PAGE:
The Colt-Browning relationship included not only his machine guns and the well-known Browning automatic rifles (BAR) but also the world-famous Colt .45 semiautomatic pistol. Because of its effective stopping power, the Colt .45 was purchased in large quantity by the Department of the Army and, as the Model 1911A1, became the standard-issue sidearm during both World War I and World War II. Colt delivered approximately 2.5 million Colt .45 pistols to the U.S. government alone and also offered the pistol for sale commercially with tremendous marketing success. During both World Wars and subsequent military actions by the U.S. Armed Forces, Colt was a major producer of sidearms, rifles, machine guns, BARs, and antiaircraft guns for the U.S. Department of Defense.
1901 to 1960: Turn of the Century until Vietnam
Following Mrs. Colt’s death, the Colt Firearms Company was sold to outside investors in 1901. From that time until 1955, the company had only eight presidents. During those 54 years, Colt Firearms faced and successfully dealt with the usual problems that confronted firearms manufacturers: the need to rapidly increase levels of employment and production during wartime, followed by corresponding shrinkage when the war was over, and the resulting need to diversify to other products. Colt was generally profitable for its shareholders and continued to pay a dividend each year, even at the height of the Great Depression when earnings were near zero. To diversify, the company learned to make machinery, printing presses, ticket punches, plastics, and commercial dishwashing machines.
With the onset of war, in 1942, Colt more than tripled its workforce to 15,000 employees in three plants. During the final year of the war, Colt production rates were faltering, the company was losing money, and the government was losing confidence in Colt management's ability to keep pace, mostly because of its antiquated machinery and largely inefficient production techniques. Following World War II, the fortunes of the company fluctuated like a roller coaster with sales and earnings almost entirely dependent upon government orders. Those increased sharply during the Korean conflict but dropped precipitously after the Korean truce was signed in 1952.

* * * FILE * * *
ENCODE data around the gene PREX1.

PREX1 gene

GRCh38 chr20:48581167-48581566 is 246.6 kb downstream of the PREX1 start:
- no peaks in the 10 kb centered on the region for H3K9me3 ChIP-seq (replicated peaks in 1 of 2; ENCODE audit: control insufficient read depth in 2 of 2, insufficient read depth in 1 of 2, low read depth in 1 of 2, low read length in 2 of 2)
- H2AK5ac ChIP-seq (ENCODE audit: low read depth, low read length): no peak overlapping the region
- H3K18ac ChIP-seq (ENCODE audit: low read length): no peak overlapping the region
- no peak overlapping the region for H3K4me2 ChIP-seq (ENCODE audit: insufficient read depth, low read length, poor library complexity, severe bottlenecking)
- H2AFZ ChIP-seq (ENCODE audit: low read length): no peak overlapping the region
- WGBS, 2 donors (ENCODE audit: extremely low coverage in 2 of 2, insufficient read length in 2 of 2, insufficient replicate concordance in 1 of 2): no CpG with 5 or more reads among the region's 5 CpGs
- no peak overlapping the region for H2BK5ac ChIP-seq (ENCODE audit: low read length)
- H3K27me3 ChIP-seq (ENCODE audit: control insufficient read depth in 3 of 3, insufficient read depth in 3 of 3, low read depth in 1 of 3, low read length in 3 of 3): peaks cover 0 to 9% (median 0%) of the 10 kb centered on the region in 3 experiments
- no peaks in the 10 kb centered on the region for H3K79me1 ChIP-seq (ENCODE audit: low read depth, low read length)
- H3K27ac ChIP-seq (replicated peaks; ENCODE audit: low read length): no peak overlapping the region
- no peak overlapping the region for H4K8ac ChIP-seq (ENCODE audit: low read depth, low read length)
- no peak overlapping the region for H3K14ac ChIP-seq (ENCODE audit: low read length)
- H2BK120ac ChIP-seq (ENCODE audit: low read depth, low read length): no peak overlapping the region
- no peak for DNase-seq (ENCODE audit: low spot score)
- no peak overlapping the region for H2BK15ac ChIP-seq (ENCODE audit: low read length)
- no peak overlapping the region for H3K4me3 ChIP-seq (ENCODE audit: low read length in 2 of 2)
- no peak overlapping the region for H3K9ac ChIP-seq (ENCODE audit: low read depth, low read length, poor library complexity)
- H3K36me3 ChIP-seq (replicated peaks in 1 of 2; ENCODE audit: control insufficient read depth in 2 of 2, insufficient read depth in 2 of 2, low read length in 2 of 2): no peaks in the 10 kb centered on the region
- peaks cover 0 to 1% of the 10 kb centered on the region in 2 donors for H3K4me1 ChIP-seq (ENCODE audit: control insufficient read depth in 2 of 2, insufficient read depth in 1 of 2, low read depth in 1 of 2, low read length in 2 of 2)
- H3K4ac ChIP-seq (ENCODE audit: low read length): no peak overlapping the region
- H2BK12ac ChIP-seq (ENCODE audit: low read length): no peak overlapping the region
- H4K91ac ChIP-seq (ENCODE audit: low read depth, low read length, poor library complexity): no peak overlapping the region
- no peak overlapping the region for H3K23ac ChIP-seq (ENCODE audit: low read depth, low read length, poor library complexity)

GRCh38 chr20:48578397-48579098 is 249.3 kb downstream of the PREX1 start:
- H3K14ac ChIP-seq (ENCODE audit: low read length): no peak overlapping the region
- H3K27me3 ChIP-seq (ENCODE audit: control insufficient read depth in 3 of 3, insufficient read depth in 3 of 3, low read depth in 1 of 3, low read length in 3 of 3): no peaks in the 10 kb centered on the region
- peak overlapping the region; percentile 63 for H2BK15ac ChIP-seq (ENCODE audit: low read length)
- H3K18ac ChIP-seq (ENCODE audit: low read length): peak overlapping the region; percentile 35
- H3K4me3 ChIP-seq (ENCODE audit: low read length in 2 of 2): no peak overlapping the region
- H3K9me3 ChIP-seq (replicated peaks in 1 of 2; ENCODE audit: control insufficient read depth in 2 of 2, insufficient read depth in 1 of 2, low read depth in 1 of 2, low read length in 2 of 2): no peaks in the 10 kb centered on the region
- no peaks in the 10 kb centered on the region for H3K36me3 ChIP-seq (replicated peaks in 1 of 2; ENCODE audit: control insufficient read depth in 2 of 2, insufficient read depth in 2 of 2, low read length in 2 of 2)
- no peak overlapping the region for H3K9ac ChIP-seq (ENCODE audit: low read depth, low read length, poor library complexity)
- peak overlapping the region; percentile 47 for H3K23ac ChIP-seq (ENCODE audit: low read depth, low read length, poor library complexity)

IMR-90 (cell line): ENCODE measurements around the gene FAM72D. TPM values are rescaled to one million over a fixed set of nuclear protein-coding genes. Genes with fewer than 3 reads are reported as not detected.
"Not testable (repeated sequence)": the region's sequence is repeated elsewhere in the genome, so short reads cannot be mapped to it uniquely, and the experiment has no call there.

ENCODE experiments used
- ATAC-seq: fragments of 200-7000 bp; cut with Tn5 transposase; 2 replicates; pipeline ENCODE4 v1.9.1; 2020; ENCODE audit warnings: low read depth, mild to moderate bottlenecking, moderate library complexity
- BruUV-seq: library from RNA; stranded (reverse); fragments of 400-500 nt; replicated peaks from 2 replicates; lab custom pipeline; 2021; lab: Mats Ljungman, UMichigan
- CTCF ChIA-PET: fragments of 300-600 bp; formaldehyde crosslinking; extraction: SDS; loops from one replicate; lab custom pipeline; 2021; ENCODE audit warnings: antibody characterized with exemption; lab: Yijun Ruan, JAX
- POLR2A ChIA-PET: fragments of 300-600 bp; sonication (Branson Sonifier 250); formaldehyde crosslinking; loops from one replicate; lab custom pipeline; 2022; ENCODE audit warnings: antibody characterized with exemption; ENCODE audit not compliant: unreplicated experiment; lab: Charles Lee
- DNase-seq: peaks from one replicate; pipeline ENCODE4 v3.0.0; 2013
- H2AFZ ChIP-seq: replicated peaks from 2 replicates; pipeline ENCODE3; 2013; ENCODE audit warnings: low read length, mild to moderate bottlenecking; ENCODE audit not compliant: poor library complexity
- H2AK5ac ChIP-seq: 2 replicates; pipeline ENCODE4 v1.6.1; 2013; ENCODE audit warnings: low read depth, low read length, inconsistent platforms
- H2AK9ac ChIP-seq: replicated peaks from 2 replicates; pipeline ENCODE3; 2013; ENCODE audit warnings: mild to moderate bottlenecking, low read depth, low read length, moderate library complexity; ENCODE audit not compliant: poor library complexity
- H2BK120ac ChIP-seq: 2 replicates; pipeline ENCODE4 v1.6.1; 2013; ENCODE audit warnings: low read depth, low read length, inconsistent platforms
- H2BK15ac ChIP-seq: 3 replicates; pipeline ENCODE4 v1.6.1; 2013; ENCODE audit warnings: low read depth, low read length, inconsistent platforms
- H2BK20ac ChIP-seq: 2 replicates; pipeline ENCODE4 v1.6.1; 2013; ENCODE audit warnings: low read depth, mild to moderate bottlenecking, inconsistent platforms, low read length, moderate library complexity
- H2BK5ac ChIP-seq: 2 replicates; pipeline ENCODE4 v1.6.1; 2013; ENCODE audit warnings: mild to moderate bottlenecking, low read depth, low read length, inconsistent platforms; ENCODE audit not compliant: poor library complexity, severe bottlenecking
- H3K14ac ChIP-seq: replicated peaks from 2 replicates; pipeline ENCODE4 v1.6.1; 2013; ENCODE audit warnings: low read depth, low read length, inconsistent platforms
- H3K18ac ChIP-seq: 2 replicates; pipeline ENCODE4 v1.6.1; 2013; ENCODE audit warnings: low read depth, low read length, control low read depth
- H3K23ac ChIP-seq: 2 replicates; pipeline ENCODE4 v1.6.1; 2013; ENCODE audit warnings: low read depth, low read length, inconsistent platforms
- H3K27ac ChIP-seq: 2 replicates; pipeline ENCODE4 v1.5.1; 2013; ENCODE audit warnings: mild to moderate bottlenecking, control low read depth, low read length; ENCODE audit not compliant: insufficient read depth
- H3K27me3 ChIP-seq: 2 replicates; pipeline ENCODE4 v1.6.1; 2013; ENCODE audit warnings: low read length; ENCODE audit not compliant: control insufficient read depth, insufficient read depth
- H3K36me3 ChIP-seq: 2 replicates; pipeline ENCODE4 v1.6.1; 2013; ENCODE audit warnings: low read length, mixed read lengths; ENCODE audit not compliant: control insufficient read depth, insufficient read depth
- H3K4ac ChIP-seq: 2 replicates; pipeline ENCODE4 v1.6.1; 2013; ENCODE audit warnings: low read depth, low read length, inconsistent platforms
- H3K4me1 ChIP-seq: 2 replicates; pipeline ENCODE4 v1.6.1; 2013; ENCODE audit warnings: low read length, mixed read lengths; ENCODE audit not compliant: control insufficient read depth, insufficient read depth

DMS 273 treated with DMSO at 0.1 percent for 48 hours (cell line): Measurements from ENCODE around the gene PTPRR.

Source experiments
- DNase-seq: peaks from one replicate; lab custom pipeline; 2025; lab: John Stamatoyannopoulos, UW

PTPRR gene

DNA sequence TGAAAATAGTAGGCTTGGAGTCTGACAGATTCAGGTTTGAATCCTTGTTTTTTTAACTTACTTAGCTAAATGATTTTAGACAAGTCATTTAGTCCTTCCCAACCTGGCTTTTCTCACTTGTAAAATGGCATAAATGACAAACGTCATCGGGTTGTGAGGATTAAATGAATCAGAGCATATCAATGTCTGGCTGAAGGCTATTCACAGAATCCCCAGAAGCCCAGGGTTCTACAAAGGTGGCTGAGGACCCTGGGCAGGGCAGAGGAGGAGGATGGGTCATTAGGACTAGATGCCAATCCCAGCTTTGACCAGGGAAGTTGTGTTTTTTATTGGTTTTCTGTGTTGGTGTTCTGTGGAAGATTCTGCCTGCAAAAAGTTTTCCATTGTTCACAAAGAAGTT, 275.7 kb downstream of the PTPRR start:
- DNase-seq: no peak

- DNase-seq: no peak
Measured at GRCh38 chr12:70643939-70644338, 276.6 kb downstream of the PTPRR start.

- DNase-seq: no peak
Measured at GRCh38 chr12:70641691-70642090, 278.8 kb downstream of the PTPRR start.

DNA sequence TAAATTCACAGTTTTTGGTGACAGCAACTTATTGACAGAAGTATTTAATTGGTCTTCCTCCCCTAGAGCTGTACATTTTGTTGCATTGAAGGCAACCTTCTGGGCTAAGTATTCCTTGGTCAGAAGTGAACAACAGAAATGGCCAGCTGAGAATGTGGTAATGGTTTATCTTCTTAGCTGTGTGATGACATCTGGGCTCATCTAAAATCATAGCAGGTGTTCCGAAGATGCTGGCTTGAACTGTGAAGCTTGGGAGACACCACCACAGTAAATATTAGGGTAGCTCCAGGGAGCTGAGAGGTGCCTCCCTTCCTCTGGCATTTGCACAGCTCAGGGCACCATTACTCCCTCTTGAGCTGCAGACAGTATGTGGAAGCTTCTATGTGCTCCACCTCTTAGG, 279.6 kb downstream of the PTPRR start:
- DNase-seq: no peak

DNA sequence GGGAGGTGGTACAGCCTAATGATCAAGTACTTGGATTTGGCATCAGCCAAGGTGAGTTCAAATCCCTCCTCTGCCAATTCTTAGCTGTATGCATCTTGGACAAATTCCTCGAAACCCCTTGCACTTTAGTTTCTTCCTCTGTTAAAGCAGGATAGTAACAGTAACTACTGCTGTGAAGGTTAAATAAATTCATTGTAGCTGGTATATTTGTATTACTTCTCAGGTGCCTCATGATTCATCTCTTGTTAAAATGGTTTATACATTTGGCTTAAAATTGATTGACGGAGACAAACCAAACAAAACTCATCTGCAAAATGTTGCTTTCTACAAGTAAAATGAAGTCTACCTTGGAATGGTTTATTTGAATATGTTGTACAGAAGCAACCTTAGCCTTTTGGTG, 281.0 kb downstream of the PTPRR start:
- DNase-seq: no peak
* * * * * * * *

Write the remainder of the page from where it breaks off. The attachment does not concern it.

By 1955, the company was losing money and faced a deficit that was growing each month as orders declined and existing orders were canceled. By September of 1955, Colt’s board decided to seek a merger partner. They found Leopold D. Silberstein and his company, the Penn-Texas Corporation, a new type of holding company called a "conglomerate."
Colt Firearms became a wholly owned subsidiary of Silberstein’s holding company, based in New York City. The Silberstein family of diversified companies also included Pratt and Whitney Company of West Hartford, a manufacturer of machine tools. Several years later, in 1959, a group of investors took control of the company, dismissed Mr. Silberstein, and changed the name of the company to Fairbanks Whitney, reflecting its acquisition of the Fairbanks Morse Company of Chicago.
1960 to 1994: From Vietnam to Bankruptcy
Another milestone in the history of Colt was reached in 1960, when Colt introduced the AR-15® semiautomatic rifle, based on a design by Eugene Stoner. It was followed shortly thereafter by the M16 military full-automatic version. Involvement of the United States in Vietnam again put heavy demands on Colt to supply arms for the troops. On the commercial side of the business, Colt’s commemorative line of firearms was introduced.